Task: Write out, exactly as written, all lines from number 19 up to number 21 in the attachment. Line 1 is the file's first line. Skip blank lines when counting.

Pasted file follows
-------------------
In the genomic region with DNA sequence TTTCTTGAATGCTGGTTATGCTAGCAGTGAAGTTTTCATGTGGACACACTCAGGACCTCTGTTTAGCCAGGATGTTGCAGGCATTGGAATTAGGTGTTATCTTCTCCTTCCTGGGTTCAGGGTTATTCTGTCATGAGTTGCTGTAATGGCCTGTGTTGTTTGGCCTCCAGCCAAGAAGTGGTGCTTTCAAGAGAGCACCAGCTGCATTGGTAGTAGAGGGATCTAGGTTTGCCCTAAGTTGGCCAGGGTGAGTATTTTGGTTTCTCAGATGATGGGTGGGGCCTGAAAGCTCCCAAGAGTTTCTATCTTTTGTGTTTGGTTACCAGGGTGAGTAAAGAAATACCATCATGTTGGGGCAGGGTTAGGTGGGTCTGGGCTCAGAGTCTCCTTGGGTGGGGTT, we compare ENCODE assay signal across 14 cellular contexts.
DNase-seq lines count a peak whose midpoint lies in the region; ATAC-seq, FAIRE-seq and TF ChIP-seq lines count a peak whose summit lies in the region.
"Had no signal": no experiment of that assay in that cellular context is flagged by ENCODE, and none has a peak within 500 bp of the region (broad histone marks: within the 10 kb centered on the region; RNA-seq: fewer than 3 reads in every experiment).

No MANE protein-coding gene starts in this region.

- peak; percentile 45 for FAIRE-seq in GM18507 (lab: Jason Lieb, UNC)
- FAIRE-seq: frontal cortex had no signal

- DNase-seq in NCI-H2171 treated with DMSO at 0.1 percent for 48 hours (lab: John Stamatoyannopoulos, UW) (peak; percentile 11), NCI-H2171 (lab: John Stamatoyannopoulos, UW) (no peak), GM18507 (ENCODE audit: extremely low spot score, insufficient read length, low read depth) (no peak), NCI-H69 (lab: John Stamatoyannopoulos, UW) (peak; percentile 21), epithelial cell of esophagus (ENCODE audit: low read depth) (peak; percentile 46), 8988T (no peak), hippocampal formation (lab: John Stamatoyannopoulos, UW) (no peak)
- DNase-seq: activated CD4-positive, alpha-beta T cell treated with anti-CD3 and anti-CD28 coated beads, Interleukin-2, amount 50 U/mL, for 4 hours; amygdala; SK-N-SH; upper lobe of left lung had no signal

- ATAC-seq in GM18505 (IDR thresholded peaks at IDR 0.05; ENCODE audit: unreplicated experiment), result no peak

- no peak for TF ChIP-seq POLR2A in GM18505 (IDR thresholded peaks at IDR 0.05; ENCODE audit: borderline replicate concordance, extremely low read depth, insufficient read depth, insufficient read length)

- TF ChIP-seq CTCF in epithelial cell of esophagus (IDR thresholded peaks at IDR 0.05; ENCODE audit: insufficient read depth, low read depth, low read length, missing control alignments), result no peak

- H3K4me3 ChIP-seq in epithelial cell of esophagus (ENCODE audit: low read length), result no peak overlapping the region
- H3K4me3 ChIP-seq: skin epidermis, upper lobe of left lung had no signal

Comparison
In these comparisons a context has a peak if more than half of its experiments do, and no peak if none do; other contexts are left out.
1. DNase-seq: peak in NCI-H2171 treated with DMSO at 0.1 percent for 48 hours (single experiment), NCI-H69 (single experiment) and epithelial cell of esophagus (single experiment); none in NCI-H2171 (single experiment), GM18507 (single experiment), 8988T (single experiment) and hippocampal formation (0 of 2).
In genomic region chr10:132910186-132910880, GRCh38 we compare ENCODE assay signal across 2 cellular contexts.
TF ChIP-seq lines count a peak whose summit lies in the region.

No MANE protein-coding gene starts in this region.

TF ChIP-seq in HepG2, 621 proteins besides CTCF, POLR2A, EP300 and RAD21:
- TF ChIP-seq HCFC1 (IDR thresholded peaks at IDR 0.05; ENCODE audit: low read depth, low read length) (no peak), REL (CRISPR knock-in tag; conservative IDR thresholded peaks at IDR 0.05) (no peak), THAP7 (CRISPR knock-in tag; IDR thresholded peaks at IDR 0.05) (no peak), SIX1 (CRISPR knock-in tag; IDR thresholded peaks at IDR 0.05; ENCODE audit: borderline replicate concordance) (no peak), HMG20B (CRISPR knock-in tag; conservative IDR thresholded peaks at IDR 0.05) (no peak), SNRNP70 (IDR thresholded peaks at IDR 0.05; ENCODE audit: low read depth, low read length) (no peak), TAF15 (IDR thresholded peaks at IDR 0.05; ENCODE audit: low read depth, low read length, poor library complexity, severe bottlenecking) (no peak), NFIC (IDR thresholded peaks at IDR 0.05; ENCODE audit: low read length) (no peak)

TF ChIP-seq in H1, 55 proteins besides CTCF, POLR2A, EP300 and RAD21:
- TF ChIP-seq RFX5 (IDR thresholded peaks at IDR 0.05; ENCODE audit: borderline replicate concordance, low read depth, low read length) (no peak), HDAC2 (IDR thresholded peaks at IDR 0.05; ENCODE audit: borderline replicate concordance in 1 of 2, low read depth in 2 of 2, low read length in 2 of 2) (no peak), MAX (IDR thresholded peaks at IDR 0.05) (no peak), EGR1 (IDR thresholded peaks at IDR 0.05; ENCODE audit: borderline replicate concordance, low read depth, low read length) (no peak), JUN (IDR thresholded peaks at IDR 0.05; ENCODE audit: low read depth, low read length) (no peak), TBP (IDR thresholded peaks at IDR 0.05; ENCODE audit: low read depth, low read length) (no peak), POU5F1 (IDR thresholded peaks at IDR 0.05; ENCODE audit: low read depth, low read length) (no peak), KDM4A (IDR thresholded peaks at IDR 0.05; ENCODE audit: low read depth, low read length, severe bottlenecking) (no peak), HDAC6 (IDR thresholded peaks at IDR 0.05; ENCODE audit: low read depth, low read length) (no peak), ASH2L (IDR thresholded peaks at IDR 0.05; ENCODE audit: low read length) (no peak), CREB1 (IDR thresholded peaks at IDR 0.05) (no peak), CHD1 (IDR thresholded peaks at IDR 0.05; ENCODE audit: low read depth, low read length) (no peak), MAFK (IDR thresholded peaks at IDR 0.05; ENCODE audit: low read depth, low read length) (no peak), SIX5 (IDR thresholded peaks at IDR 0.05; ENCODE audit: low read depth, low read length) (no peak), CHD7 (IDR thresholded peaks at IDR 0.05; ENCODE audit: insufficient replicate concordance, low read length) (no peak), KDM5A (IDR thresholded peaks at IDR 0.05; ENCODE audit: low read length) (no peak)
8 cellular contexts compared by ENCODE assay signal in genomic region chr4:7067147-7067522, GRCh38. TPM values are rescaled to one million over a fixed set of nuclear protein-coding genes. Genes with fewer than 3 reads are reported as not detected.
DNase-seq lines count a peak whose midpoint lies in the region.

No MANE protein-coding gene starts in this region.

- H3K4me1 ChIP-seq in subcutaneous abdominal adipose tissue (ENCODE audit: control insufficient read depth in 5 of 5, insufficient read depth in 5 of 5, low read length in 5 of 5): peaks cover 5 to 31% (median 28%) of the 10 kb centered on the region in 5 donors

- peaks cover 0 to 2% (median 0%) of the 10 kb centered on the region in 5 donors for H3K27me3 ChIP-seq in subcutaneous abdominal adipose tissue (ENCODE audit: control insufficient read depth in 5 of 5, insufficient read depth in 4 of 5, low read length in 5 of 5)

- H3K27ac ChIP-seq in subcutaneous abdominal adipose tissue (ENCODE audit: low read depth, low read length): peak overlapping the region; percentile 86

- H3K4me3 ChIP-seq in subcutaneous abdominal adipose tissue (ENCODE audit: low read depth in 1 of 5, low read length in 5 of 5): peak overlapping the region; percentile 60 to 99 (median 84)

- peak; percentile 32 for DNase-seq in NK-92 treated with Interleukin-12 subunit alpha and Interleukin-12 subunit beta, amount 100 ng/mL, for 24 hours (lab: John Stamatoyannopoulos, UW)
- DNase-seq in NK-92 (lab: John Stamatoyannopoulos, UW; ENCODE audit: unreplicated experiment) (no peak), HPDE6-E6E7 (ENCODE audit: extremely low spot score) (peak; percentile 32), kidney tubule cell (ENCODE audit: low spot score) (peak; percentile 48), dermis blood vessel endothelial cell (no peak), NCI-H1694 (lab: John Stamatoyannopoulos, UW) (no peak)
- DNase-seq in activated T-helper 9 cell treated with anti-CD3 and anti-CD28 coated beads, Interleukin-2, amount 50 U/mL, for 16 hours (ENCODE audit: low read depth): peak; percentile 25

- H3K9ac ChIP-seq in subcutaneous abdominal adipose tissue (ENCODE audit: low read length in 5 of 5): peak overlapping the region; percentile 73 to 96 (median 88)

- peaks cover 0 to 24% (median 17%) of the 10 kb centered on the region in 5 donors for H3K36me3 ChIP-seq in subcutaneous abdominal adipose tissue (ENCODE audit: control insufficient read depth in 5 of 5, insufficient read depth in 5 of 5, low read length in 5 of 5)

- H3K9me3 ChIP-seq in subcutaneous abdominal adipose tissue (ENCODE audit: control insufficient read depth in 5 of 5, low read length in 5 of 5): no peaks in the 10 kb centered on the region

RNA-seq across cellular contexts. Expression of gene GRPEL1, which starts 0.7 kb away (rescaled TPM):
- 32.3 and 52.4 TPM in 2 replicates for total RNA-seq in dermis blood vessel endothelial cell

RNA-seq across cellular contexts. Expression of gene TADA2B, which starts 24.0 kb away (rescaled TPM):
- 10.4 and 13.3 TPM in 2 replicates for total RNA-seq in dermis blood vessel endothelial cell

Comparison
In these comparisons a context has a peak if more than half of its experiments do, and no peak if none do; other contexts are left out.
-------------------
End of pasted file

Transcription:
No MANE protein-coding gene starts in this region.

TF ChIP-seq in HepG2, 621 proteins besides CTCF, POLR2A, EP300 and RAD21:
- TF ChIP-seq HCFC1 (IDR thresholded peaks at IDR 0.05; ENCODE audit: low read depth, low read length) (no peak), REL (CRISPR knock-in tag; conservative IDR thresholded peaks at IDR 0.05) (no peak), THAP7 (CRISPR knock-in tag; IDR thresholded peaks at IDR 0.05) (no peak), SIX1 (CRISPR knock-in tag; IDR thresholded peaks at IDR 0.05; ENCODE audit: borderline replicate concordance) (no peak), HMG20B (CRISPR knock-in tag; conservative IDR thresholded peaks at IDR 0.05) (no peak), SNRNP70 (IDR thresholded peaks at IDR 0.05; ENCODE audit: low read depth, low read length) (no peak), TAF15 (IDR thresholded peaks at IDR 0.05; ENCODE audit: low read depth, low read length, poor library complexity, severe bottlenecking) (no peak), NFIC (IDR thresholded peaks at IDR 0.05; ENCODE audit: low read length) (no peak)